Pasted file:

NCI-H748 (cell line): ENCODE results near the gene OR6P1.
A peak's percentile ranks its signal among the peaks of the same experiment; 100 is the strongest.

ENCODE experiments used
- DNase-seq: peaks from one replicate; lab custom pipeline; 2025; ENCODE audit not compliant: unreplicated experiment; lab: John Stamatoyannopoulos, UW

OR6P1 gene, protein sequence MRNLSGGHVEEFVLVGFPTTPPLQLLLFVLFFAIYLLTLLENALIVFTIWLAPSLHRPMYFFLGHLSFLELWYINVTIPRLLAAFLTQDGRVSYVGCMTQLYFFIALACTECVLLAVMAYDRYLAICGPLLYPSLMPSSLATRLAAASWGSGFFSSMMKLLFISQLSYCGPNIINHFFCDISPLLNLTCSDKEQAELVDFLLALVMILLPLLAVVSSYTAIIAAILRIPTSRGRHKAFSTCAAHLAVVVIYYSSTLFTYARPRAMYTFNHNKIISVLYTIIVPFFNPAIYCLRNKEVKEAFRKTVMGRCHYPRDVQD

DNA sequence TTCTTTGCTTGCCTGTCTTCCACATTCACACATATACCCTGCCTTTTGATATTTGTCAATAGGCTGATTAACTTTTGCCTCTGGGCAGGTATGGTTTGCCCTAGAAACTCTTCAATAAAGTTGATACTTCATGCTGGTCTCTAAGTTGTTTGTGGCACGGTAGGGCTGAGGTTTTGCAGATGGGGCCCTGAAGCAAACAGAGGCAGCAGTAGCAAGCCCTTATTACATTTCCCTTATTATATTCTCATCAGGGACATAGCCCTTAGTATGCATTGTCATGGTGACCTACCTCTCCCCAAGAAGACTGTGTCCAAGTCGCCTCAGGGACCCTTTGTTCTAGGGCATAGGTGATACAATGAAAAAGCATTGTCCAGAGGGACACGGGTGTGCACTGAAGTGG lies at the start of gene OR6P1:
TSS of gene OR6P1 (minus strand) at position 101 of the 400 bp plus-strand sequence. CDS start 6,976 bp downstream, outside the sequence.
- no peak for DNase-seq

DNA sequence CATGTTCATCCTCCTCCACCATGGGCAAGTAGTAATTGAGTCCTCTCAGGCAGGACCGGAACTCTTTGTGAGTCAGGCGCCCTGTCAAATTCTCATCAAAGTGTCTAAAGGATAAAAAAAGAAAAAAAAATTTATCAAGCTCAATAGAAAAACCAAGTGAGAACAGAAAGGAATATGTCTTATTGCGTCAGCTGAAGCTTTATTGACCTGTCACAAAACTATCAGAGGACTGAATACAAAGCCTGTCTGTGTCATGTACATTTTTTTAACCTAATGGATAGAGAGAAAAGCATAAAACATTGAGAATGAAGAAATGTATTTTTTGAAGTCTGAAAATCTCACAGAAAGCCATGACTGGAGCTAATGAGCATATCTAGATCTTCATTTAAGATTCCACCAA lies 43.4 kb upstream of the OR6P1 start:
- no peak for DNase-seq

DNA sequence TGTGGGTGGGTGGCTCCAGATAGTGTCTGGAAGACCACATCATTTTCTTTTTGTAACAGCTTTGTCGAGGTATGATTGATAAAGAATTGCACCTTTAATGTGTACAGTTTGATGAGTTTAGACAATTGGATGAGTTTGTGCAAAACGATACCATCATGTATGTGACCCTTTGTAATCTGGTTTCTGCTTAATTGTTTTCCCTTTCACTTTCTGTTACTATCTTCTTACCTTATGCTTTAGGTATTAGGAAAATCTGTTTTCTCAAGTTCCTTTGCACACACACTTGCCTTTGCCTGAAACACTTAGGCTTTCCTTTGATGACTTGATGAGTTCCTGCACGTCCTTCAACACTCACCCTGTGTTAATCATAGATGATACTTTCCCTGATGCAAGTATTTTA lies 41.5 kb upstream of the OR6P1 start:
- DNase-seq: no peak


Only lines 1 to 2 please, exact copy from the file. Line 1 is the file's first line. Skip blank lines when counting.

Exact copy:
NCI-H748 (cell line): ENCODE results near the gene OR6P1.
A peak's percentile ranks its signal among the peaks of the same experiment; 100 is the strongest.